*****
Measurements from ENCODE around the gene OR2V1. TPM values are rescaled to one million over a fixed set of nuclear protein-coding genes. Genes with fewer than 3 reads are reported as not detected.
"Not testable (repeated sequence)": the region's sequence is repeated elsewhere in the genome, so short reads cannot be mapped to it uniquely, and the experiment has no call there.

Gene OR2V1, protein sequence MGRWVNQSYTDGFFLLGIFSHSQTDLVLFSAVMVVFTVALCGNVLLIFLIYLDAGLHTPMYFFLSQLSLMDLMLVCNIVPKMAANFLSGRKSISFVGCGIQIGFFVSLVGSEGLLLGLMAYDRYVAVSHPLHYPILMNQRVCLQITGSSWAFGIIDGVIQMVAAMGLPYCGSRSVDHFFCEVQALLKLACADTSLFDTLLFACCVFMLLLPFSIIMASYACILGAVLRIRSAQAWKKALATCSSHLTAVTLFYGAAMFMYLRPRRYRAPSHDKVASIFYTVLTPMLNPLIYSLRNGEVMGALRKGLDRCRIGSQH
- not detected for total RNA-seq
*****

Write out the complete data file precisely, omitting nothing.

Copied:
Measurements from ENCODE around the gene OR2V1. TPM values are rescaled to one million over a fixed set of nuclear protein-coding genes. Genes with fewer than 3 reads are reported as not detected.
"Not testable (repeated sequence)": the region's sequence is repeated elsewhere in the genome, so short reads cannot be mapped to it uniquely, and the experiment has no call there.

Gene OR2V1, protein sequence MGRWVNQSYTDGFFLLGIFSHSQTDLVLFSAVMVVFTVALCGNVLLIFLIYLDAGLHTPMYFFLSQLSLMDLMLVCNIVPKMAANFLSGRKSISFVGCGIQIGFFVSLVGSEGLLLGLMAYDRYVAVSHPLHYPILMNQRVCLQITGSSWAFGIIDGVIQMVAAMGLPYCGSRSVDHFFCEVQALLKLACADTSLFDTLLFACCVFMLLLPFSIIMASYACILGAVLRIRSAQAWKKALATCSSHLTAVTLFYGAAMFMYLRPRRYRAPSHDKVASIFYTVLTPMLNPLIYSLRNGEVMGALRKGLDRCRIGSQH
- not detected for total RNA-seq